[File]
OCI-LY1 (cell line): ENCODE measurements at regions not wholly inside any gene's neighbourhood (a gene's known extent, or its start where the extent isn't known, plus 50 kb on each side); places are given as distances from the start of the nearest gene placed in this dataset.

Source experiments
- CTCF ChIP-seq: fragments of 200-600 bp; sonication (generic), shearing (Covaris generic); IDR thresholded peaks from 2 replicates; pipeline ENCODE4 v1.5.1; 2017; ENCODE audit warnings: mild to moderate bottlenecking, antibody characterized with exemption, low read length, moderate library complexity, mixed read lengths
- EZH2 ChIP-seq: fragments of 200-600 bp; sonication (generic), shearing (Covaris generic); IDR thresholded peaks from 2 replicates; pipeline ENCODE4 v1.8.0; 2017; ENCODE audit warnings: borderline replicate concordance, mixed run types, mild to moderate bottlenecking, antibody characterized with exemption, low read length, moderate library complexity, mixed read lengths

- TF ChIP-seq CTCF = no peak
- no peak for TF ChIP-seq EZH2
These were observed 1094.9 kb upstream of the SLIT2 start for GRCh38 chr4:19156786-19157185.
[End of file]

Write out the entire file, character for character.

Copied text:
OCI-LY1 (cell line): ENCODE measurements at regions not wholly inside any gene's neighbourhood (a gene's known extent, or its start where the extent isn't known, plus 50 kb on each side); places are given as distances from the start of the nearest gene placed in this dataset.

Source experiments
- CTCF ChIP-seq: fragments of 200-600 bp; sonication (generic), shearing (Covaris generic); IDR thresholded peaks from 2 replicates; pipeline ENCODE4 v1.5.1; 2017; ENCODE audit warnings: mild to moderate bottlenecking, antibody characterized with exemption, low read length, moderate library complexity, mixed read lengths
- EZH2 ChIP-seq: fragments of 200-600 bp; sonication (generic), shearing (Covaris generic); IDR thresholded peaks from 2 replicates; pipeline ENCODE4 v1.8.0; 2017; ENCODE audit warnings: borderline replicate concordance, mixed run types, mild to moderate bottlenecking, antibody characterized with exemption, low read length, moderate library complexity, mixed read lengths

- TF ChIP-seq CTCF = no peak
- no peak for TF ChIP-seq EZH2
These were observed 1094.9 kb upstream of the SLIT2 start for GRCh38 chr4:19156786-19157185.